The QQ Patients: Changing the rules of TB support

A patient raises a question to the group.  "I want to know: How can you adhere to the second-line treatment?  It always gives me an upset stomach." 

Another replies. "If you can bear the pain for a while, it will pass."

A third patient responds with no words. Just a rolled-eyes face of extreme skepticism.

This is not a TB patient support group in one of China's hundreds of hospitals.  This discussion is taking place on mobile phone screens. It is one of many groups of TB patients that come together to share knowledge and support on QQ, the chat and social media application that thrives in China.

These online TB groups are blossoming, and their potential is startling.  A TB patient in a rural region, equipped with a mobile phone, is just as able to have access to information and perspective as one in a large hospital in the capitol.  Patients can find words of comfort or caution,  from people who have been through the same suffering. But with the potential comes risks: An uninformed participant can spread inaccurate guidance. Participation by professionals is immensely valuable.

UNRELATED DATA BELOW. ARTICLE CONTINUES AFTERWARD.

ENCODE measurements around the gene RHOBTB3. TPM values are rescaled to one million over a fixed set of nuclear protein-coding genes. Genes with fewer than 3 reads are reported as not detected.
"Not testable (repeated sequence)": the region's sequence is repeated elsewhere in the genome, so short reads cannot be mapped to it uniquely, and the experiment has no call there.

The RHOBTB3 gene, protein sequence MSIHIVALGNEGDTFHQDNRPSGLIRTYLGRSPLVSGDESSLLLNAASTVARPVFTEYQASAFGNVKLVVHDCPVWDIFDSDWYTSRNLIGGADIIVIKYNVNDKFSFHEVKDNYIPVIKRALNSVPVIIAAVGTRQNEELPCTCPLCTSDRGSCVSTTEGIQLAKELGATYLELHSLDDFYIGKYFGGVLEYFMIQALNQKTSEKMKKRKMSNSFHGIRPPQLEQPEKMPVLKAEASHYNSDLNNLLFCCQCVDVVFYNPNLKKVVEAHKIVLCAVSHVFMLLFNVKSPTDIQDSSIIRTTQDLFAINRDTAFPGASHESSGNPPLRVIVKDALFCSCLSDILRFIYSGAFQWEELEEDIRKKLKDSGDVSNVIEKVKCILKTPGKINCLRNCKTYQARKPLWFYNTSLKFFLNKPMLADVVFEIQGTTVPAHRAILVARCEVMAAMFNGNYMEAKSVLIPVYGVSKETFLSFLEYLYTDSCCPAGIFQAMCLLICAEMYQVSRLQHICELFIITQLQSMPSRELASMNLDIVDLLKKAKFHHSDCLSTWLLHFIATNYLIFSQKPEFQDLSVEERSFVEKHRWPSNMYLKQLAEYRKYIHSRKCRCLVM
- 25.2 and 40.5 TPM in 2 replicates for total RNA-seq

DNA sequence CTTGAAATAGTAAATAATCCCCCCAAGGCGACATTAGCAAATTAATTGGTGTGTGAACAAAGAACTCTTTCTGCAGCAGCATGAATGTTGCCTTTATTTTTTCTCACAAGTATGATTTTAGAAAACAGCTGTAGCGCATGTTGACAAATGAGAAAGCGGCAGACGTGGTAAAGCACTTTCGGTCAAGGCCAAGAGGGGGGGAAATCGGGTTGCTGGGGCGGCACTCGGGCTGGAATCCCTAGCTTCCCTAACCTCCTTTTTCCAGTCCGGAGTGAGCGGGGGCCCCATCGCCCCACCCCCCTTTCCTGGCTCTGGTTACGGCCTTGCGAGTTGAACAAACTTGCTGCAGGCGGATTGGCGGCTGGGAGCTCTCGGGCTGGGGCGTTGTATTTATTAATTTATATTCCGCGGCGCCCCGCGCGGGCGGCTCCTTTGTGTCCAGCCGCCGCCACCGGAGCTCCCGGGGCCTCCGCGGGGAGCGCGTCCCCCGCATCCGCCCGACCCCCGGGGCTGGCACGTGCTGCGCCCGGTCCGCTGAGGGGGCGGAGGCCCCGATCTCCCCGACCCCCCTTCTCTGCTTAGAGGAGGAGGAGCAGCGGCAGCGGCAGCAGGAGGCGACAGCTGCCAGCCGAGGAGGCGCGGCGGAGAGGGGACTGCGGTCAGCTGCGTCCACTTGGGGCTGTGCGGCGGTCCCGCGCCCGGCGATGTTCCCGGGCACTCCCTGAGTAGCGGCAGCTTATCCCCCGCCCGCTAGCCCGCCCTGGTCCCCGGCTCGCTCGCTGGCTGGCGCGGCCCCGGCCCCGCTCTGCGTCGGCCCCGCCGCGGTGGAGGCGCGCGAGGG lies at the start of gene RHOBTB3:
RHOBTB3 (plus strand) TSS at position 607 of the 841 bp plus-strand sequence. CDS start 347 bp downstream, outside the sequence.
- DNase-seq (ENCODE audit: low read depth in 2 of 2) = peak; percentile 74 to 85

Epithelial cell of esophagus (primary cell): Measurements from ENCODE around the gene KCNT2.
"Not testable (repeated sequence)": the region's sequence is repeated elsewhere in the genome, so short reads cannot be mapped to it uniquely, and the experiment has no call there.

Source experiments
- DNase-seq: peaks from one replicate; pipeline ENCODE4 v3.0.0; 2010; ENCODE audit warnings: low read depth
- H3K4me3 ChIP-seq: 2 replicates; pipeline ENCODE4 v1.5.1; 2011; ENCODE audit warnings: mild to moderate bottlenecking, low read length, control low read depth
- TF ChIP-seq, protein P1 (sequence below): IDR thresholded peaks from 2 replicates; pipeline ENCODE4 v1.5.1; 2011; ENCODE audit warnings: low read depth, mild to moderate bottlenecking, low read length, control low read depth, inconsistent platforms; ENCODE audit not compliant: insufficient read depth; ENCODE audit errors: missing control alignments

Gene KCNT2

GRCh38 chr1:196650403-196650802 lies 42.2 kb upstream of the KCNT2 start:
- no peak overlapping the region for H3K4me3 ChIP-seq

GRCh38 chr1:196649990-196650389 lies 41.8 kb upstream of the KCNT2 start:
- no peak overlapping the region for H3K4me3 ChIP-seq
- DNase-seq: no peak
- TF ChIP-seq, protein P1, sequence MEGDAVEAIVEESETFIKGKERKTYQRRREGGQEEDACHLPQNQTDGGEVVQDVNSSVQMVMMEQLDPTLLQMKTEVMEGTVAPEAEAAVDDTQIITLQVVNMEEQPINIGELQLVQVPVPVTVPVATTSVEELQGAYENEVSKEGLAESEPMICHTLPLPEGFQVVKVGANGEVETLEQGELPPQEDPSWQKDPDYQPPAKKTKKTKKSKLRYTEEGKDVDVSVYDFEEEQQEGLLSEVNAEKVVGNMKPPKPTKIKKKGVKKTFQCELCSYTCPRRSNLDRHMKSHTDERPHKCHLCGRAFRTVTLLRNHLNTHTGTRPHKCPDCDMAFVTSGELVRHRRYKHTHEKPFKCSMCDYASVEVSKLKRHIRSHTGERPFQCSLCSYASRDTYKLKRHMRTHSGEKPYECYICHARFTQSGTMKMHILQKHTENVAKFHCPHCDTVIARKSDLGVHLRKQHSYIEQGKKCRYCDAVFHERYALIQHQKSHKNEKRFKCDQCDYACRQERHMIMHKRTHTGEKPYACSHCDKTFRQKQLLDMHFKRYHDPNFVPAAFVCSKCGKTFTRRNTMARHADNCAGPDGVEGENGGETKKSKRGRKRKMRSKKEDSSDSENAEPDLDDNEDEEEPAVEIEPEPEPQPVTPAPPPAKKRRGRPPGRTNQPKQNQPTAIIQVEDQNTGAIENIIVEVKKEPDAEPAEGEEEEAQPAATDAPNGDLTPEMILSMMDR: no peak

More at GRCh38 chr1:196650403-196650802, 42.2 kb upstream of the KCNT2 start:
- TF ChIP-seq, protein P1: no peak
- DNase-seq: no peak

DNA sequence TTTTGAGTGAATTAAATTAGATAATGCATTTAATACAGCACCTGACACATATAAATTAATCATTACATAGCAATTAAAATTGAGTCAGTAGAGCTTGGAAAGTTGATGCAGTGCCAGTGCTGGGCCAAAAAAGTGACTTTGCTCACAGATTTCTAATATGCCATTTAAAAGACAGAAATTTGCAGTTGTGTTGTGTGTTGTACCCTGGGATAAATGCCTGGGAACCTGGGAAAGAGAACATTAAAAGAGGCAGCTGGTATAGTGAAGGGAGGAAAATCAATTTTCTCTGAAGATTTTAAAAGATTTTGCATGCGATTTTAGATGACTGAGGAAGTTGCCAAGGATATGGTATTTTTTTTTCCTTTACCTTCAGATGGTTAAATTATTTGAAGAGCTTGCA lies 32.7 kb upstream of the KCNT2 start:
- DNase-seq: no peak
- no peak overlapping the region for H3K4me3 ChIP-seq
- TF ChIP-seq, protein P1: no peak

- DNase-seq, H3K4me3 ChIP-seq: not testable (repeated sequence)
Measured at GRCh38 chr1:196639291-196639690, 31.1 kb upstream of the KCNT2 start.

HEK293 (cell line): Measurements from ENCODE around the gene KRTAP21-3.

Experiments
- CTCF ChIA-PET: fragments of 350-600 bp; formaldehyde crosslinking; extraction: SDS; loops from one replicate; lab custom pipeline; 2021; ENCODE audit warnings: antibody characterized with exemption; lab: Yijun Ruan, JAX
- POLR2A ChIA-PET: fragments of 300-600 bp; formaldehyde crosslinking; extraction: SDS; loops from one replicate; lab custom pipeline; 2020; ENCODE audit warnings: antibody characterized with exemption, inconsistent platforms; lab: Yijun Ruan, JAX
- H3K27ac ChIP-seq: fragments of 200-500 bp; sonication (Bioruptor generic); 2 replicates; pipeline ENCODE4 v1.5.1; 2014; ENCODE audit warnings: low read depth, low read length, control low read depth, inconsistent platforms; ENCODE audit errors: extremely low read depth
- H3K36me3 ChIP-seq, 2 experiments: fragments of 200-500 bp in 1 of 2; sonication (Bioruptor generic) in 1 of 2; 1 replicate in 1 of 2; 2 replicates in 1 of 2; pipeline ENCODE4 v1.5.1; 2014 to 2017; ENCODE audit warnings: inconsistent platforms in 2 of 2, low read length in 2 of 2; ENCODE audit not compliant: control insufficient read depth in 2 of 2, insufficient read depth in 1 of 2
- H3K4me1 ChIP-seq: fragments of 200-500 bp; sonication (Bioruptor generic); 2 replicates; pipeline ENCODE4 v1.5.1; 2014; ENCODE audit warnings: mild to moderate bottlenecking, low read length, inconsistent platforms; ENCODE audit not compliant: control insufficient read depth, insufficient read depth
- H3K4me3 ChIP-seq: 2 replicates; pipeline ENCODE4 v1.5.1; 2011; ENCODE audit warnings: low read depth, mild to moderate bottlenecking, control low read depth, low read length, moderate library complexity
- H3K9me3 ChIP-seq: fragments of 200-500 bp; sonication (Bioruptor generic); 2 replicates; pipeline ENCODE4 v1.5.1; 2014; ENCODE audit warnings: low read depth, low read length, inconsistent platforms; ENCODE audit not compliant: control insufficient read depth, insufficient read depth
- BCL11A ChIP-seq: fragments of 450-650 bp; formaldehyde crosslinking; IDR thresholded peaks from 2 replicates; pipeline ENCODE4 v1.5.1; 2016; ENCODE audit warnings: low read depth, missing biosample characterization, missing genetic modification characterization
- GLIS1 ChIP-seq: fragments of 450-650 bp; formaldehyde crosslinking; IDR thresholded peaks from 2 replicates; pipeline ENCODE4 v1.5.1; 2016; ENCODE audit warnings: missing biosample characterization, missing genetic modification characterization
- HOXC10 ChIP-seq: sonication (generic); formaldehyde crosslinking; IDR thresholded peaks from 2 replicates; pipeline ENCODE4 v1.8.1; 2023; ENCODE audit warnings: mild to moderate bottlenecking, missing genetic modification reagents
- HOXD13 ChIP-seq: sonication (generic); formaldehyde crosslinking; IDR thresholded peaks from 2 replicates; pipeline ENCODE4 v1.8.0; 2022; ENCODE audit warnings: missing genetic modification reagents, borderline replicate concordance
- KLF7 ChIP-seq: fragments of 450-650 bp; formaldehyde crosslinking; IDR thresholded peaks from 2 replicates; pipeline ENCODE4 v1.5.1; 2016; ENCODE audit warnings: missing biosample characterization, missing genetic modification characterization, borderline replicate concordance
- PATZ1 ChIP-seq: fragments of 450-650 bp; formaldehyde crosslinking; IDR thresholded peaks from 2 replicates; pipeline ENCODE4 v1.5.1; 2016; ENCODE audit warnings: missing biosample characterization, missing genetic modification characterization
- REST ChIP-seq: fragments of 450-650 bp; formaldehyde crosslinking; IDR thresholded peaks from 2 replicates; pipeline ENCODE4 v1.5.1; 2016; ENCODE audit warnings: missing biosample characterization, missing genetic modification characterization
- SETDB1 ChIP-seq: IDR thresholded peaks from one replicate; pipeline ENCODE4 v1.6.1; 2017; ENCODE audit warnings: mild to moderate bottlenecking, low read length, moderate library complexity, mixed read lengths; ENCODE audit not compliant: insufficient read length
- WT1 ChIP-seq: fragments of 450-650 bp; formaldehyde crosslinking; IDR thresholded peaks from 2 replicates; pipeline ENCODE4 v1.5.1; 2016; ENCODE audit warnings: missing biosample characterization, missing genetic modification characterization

Recognizing the promise of these networks, CAP-TB is contributing its voice to the community. Yunnan Provincial Anti-Tuberculosis Association, CAP-TB's partner in Kunming, China, now supports two TB-patient facilitators who serve as a bridge between health professionals and the patients that discuss treatment, pain, and health options online.

Questions and answers come from all sides. "Drink lots of water," said one member in response to the question of gastric side effects. Patients discussed their use of the protective masks -- but emphasizing rumors that new patients were more contagious than older ones. The value of community may be clear to health professionals, but for a worried patient, the chance to share cannot be measured.

Posted by: CAP-TB